Excise duty on alcohol - Revision of Council Directive 92/83/EEC on the structures of excise duty applied to alcohol and alcoholic beverages

27-11-2017

Council Directive 92/83/EEC harmonises the structures of excise duties on alcohol and alcoholic beverages, as agreed in 1992 by the Member States. The directive establishes common definitions of alcoholic products that are subject to duty, as well as exemptions and common reduced rates, particularly for small producers of alcoholic beverages and home-brewers. The European Commission began evaluating whether the rules are still up to date and ensure a level playing-field among producers, as well as ...

Council Directive 92/83/EEC harmonises the structures of excise duties on alcohol and alcoholic beverages, as agreed in 1992 by the Member States. The directive establishes common definitions of alcoholic products that are subject to duty, as well as exemptions and common reduced rates, particularly for small producers of alcoholic beverages and home-brewers. The European Commission began evaluating whether the rules are still up to date and ensure a level playing-field among producers, as well as whether smaller producers might benefit from simpler rules and lower excise duties. Based on the results of the evaluation process, a new legislative proposal is expected to be presented by the end of 2017. This would be the second attempt to modify the current legislation, after the first failed to obtain the approval of the Member States in the Council, in 2006.

Cross-border payments in the European Union

06-10-2017

The European single market for payments is based on the idea of providing safer and more innovative payment services across the EU. To this end, the European institutions are working on establishing rules and tools to make payment services easier and to foster competition. The aim is to guarantee common standards in all Member States, efficient, faster and diversified types of payment, and consumer protection. The EU has already put several legislative tools in place, has established common criteria ...

The European single market for payments is based on the idea of providing safer and more innovative payment services across the EU. To this end, the European institutions are working on establishing rules and tools to make payment services easier and to foster competition. The aim is to guarantee common standards in all Member States, efficient, faster and diversified types of payment, and consumer protection. The EU has already put several legislative tools in place, has established common criteria and requirements, and provided alternatives (such as e-money) to 'traditional' payment channels. 'Payment services' mean those defined by the EU legislation in the field, and cover common tools and standards for cross-border payments (SEPA), and also e-money services. This Implementation Appraisal deals with cross-border payments and, more specifically, with Regulation (EC) No 924/2009 in the context of the planned European Commission review. Eight years after its entry into force, the Commission has announced its intention to extend its scope to non-euro currencies.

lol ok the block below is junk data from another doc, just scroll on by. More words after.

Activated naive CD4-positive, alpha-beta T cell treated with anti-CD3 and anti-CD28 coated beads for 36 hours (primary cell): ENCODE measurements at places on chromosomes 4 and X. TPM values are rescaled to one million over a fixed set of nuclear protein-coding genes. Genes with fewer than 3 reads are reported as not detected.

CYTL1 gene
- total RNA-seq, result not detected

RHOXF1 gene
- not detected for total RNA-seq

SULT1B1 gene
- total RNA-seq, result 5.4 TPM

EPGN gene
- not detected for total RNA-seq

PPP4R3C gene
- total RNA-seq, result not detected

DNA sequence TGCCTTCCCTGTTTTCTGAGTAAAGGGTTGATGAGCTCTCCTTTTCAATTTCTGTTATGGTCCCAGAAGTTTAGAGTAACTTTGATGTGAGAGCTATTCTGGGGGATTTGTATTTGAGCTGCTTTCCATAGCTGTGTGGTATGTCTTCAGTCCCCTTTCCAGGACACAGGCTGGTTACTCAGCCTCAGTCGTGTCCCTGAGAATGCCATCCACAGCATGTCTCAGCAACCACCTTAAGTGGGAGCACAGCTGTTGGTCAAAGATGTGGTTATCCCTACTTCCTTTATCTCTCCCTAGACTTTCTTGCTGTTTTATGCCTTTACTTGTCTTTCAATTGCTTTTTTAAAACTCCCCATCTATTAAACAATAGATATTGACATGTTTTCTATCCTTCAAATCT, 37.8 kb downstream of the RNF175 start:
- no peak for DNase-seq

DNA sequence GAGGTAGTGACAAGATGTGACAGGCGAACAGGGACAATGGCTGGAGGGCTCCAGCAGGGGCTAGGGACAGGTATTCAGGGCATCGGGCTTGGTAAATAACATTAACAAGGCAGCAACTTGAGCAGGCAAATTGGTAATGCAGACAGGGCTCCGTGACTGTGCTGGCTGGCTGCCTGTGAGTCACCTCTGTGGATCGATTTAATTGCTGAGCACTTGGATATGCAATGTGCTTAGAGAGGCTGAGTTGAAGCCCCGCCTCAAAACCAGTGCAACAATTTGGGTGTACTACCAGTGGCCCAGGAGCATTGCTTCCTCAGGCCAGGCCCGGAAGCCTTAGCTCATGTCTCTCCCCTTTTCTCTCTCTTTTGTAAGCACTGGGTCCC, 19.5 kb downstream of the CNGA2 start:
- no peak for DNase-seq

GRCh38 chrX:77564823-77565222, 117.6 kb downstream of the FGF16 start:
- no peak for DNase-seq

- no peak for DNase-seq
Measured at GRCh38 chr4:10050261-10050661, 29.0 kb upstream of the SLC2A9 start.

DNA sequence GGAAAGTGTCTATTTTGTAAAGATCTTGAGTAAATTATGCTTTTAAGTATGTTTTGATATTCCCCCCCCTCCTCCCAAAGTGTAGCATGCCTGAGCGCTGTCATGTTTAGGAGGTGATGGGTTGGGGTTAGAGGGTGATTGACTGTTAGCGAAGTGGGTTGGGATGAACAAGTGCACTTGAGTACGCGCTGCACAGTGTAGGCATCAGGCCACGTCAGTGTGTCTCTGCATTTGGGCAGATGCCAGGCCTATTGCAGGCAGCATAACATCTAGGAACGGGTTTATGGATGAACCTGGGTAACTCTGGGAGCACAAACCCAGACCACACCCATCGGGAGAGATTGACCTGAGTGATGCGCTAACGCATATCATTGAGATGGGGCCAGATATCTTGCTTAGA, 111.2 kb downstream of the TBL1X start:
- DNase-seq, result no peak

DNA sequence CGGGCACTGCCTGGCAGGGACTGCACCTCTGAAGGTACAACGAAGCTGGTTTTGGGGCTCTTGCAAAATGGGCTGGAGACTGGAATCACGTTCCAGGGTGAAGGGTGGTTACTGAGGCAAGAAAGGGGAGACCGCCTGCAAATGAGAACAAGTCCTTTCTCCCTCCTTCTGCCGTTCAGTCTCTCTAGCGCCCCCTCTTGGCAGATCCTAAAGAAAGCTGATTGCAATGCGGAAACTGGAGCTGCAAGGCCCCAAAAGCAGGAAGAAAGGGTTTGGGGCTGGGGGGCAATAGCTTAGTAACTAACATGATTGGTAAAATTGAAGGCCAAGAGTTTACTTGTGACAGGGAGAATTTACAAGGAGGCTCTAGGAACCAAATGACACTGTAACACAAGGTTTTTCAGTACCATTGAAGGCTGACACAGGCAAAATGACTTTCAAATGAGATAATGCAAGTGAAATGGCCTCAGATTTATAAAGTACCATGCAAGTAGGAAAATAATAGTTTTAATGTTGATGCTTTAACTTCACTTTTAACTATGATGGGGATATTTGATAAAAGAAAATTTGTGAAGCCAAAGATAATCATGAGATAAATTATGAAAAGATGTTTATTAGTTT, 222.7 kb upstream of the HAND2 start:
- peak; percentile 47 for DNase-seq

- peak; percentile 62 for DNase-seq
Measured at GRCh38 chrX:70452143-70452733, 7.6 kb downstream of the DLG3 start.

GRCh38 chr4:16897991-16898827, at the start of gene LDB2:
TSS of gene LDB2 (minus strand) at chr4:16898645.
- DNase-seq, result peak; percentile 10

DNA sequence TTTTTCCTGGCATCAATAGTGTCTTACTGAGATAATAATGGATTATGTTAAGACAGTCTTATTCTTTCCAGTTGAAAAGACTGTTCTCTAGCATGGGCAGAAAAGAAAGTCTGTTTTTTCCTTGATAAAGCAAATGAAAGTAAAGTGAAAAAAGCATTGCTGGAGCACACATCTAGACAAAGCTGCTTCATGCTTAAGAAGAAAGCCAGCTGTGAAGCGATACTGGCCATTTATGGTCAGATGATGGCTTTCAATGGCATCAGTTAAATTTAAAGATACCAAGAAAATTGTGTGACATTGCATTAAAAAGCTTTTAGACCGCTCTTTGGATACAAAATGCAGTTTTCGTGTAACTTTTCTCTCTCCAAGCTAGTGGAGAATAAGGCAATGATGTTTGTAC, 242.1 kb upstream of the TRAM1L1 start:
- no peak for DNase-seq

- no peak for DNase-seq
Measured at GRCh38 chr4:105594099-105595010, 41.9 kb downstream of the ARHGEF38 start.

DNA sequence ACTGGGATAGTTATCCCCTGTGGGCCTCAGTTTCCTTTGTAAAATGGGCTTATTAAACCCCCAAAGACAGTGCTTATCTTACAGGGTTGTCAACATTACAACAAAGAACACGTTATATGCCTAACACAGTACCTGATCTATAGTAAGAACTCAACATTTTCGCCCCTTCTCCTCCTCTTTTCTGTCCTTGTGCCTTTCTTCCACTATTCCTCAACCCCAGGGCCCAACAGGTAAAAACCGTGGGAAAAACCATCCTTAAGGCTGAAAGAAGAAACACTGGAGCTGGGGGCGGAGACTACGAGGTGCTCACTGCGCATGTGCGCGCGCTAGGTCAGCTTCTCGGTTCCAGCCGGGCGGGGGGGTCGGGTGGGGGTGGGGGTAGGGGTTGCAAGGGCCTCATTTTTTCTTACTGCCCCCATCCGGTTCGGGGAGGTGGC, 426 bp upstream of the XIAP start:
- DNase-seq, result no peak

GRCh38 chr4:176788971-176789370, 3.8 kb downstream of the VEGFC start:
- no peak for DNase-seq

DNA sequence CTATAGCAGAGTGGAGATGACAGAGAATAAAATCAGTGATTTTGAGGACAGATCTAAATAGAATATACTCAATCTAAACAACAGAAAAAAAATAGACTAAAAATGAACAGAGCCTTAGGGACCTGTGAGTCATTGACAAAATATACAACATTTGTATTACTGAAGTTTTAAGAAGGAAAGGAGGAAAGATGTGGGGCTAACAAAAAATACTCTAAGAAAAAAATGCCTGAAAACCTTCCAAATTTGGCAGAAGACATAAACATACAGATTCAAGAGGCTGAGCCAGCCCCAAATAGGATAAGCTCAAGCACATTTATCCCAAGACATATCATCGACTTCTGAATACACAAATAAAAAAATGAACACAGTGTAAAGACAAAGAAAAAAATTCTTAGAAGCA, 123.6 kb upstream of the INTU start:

Mutual Recognition Regulation

13-06-2017

The internal market for goods is one of the EU’s greatest achievements at European level, as well as one of its most important and continuing priorities. Despite its undeniable success, the single market has yet to reach its full potential, and barriers to free exchange of goods continue to limit opportunities for businesses and citizens. Since 2009, Regulation EC 764/2008, also known as the Mutual Recognition Regulation, has strengthened the free trade of goods within the EU. This regulation requires ...

The internal market for goods is one of the EU’s greatest achievements at European level, as well as one of its most important and continuing priorities. Despite its undeniable success, the single market has yet to reach its full potential, and barriers to free exchange of goods continue to limit opportunities for businesses and citizens. Since 2009, Regulation EC 764/2008, also known as the Mutual Recognition Regulation, has strengthened the free trade of goods within the EU. This regulation requires that all Member States provide information on their national technical rules for products lawfully marketed in another Member State and sets out a standard procedure for enforcing these rules. The European Commission is now preparing new measures aimed at improving this regulation and making it easier for businesses to market their products in another EU country. This briefing highlights some key elements of the single market for goods and focuses on the revision of Regulation EC 764/2008.